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Since the 1970s, it has been predicted that both CO2 and H2O clouds can form in the Martian atmosphere, and many remote-sounding instruments have directly observed layers of extinction asserted to be clouds composed of either CO2 or H2O ice on Mars. The Mars Climate Sounder, onboard the Mars Reconnaissance Orbiter (MRO/MCS), entered orbit around Mars in 2006, and has been providing near-continuous coverage of the full planet since, at wavelengths from visible through to the mid-infrared, primarily in limb-viewing geometry, making it a suitable candidate to study the parameters of these clouds.
In this work, the multiple scattering radiative-transfer tool NemesisMCS has been used to create a large dataset of simulations of CO2 and H2O clouds on Mars as would be measured by MRO/MCS, using a range of atmospheric conditions as well as cloud parameters derived from literature suitable for upper atmospheric clouds, and building specifically on the work of Sefton-Nash et al. (2013). This ensemble of simulations has been used to characterise the spectral signature of plausible CO2 and H2O clouds, as well as to assess the suitability of MRO/MCS to observe, to differentiate between, and to derive properties of such clouds.
It has been found, given the noise levels expected for MRO/MCS and the range of atmospheric and cloud parameters sampled in this study, that radiance signals introduced by upper atmospheric clouds having nadir optical depths greater than about 10(-5) should be distinguishable, with S/N >= 1. This corresponds to specific concentrations greater than about 105 particles/g, particle radii greater than around 0.5 mu m, and cloud depths greater than about 2 km.
MRO/MCS measurements should be able to be used with confidence to differentiate between upper atmospheric cloud and dust in the lower atmosphere, and clear conditions, with high success (approximate to 100%). Lower reliability classification is accomplished for CO2 clouds, with only 60% being correctly identified as CO2, and the remainder classified instead as H2O cloud, in the case of optical depths in the expected range for upper atmospheric cloudswhich are detectable by MRO/MCS, although this result is highly dependent upon the sampled selection of optically thin and thick clouds and the atmospheric model employed. Although almost all the H2O clouds are correctly identified, the fact that such a large proportion of CO2 clouds are misclassified as H2O clouds shows that the spectral information alone from MRO/MCS is insufficient to differentiate between CO2 and H2O clouds when optically thin but detectable clouds are included in the analysis.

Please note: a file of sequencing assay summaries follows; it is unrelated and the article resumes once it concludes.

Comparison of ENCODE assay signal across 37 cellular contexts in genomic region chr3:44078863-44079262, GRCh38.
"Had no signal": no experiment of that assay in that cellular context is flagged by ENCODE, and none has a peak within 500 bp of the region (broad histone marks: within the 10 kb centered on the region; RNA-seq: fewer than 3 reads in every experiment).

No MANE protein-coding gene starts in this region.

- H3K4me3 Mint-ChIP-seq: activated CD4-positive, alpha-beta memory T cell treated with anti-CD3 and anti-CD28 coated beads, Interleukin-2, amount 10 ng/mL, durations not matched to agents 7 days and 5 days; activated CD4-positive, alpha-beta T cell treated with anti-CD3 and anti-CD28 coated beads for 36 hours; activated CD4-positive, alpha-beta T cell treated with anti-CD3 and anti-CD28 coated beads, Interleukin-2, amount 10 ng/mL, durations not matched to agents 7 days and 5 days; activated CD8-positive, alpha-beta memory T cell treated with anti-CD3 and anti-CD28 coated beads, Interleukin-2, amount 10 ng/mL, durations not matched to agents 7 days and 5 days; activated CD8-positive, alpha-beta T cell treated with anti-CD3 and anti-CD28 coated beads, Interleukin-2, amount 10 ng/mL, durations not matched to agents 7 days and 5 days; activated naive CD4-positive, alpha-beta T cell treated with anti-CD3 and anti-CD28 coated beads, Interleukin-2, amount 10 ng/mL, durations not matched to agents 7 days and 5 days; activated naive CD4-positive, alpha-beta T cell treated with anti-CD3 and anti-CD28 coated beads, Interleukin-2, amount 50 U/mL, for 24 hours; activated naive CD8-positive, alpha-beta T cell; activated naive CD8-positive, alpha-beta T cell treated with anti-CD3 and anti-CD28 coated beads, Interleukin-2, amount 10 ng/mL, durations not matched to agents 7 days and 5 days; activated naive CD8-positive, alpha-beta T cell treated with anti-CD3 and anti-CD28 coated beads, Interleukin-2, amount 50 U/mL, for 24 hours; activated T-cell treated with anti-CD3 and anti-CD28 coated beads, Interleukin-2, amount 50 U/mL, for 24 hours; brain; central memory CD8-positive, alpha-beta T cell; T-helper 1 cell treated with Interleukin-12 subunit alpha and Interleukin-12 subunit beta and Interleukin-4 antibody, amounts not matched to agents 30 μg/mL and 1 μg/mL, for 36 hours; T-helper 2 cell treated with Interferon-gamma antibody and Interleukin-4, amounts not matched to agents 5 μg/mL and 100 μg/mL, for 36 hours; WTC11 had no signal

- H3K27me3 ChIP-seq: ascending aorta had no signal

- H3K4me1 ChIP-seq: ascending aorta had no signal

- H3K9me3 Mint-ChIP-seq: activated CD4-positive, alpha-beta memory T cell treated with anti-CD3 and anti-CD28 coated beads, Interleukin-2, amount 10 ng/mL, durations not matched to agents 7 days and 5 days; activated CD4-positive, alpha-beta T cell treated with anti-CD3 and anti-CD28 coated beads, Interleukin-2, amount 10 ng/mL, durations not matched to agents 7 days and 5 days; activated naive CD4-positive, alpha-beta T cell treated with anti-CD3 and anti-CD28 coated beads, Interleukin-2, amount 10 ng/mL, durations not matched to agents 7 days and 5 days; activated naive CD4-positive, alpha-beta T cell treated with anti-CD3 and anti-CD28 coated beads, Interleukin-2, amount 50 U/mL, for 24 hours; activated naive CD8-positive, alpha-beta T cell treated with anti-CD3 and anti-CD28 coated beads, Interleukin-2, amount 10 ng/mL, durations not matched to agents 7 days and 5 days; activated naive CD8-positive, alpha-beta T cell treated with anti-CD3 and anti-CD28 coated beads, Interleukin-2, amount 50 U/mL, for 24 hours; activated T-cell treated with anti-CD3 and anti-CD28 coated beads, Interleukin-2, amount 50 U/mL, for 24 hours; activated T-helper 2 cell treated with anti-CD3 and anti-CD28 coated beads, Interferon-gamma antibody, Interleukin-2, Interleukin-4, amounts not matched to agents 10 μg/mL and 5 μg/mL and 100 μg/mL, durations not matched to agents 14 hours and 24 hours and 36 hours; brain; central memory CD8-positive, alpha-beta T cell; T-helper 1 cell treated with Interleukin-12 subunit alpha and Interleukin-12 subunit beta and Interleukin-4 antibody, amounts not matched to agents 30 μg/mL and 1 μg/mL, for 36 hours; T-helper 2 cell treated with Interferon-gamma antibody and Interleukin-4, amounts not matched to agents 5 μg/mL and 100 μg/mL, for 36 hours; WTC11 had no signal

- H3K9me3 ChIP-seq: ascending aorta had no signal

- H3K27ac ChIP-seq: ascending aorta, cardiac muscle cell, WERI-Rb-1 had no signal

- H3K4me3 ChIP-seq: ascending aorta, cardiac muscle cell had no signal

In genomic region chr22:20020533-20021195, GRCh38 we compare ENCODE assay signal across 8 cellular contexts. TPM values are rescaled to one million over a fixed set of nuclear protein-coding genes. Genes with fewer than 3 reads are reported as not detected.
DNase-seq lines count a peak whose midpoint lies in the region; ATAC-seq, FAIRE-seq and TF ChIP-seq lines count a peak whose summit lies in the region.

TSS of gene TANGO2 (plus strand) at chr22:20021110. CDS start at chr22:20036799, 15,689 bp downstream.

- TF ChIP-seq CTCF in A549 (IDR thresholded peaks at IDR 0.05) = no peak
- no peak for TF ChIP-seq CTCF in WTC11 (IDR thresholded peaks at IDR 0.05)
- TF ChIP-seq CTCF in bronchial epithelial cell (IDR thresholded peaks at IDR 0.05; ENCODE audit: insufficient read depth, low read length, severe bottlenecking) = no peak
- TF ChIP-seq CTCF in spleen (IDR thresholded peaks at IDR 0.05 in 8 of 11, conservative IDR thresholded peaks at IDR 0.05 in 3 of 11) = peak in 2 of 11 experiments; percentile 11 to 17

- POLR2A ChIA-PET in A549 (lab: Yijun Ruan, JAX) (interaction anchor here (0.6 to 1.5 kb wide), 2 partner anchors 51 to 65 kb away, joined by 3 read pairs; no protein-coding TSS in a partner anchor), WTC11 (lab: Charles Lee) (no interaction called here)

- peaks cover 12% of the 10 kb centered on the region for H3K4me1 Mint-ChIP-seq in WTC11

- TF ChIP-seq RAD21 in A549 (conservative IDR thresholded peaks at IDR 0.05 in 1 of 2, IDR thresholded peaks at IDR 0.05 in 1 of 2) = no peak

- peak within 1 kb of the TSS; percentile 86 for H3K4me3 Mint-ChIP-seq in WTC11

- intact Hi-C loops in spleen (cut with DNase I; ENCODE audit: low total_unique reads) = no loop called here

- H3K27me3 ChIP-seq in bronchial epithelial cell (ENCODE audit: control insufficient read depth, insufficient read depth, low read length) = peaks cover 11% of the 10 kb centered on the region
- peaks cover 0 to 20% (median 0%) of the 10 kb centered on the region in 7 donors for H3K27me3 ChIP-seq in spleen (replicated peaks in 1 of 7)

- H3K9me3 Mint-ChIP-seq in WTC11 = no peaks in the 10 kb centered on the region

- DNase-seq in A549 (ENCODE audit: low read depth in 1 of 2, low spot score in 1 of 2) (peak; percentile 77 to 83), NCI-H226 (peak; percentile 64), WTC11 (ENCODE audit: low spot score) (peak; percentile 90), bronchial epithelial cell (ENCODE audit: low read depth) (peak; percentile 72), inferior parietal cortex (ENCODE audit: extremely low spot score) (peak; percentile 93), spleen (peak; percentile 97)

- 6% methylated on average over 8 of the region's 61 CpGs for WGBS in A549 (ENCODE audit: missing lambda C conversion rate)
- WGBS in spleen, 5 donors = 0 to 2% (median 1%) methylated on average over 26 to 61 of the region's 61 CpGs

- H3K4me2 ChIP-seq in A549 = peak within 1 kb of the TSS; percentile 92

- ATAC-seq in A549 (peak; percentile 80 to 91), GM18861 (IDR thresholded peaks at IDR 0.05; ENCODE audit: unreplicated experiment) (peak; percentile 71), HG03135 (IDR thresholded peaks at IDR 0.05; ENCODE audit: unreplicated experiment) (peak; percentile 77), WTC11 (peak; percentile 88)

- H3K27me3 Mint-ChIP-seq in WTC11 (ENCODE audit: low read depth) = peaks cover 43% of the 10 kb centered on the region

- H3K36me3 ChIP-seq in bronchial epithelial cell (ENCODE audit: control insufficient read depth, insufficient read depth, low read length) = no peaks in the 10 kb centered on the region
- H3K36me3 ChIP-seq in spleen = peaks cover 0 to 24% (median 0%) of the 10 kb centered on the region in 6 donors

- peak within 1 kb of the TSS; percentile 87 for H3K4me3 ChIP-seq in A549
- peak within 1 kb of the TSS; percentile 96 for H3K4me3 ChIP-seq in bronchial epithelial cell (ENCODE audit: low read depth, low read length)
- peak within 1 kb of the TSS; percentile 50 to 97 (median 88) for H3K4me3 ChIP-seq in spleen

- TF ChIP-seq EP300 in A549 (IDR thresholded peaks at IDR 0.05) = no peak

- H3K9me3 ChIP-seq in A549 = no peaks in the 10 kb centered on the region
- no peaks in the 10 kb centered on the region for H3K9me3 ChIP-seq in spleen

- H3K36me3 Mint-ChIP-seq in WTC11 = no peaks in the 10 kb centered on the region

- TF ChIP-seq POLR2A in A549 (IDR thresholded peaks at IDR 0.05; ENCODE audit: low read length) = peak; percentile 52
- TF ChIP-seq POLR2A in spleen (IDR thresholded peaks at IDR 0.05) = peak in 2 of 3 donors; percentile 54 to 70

Using a simple look-up table (LUT) scheme and simulated data, retrieval of properties of upper atmospheric clouds of sufficient opacity is possible, with preliminary estimates indicating that H2O cloud and dust parameters can be correctly reproduced between 48% and 100% of the time, and between 18% and 92% of the time for CO2 cloud test cases, although it must be noted that these values must be taken as a qualitative measure which does not capture the full range of atmospheric and cloud conditions on Mars which would be present in real MRO/MCS data. Furthermore, because of the optical properties of H2O and CO2, on a like-with-like selection, the H2O clouds always produce greater perturbations in radiance, thus biasing results to a higher success rate for H2O cloud retrievals. Application of the method to MRO/MCS data with a full-optimal estimation retrieval tool such as Nemesismcs will be the topic of a future study. (C) 2014 Elsevier Ltd. All rights reserved.
|Number of pages||20|
|Journal||Planetary and Space Science|
|Publication status||Published - Jul 2014|
- MARTIAN MESOSPHERE
- ICE CLOUDS
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- 4 Finished
Microseismometer for InSight: Pre-launch Science Support
1/07/13 → 1/07/16
Microseismometer for InSight
1/10/12 → 1/04/13
Nick Teanby's Leverhulme Prize
1/03/11 → 1/03/14